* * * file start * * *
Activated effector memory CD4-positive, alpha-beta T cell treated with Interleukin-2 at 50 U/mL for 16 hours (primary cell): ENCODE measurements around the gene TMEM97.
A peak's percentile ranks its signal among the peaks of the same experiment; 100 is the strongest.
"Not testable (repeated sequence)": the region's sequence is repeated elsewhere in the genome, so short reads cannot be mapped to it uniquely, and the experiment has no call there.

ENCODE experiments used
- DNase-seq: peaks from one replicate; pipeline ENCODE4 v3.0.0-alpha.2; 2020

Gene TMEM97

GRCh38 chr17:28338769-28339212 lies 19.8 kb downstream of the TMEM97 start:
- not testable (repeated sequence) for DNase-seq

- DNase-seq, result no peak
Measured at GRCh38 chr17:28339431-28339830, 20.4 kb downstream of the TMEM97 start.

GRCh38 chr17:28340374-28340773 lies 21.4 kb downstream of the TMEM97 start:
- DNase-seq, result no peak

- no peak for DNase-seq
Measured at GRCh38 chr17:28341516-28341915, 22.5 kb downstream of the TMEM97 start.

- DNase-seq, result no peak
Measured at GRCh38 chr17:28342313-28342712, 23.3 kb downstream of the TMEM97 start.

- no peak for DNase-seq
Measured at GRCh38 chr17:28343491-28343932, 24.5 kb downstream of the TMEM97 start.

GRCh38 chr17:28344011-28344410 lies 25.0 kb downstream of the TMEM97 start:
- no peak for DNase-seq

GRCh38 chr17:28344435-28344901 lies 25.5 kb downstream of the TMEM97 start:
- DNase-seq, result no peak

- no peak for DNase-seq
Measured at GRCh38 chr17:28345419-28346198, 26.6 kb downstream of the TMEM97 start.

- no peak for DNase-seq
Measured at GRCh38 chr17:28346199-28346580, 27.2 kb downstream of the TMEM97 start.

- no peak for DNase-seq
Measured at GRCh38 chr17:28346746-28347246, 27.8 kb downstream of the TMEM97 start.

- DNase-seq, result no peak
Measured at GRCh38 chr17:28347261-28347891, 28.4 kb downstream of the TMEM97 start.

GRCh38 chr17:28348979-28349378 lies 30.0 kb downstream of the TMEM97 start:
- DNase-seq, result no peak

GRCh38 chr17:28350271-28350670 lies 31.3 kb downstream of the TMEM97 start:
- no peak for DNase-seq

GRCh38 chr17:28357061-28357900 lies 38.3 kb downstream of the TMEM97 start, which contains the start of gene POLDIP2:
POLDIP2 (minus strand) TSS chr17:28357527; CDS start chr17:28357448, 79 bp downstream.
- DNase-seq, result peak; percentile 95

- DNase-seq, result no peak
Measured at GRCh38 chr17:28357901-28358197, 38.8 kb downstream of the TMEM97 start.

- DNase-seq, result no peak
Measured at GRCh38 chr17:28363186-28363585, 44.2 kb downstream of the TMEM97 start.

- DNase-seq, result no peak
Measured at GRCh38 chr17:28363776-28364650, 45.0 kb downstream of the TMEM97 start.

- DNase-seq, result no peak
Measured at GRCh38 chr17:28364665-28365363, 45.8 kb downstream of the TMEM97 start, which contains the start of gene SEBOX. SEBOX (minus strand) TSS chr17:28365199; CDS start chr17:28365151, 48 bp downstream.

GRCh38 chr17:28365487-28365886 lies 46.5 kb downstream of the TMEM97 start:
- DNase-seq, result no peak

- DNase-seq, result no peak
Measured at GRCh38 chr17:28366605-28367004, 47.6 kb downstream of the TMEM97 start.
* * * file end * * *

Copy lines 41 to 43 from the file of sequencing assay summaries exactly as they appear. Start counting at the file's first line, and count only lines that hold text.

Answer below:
Measured at GRCh38 chr17:28363186-28363585, 44.2 kb downstream of the TMEM97 start.

- DNase-seq, result no peak
Measured at GRCh38 chr17:28363776-28364650, 45.0 kb downstream of the TMEM97 start.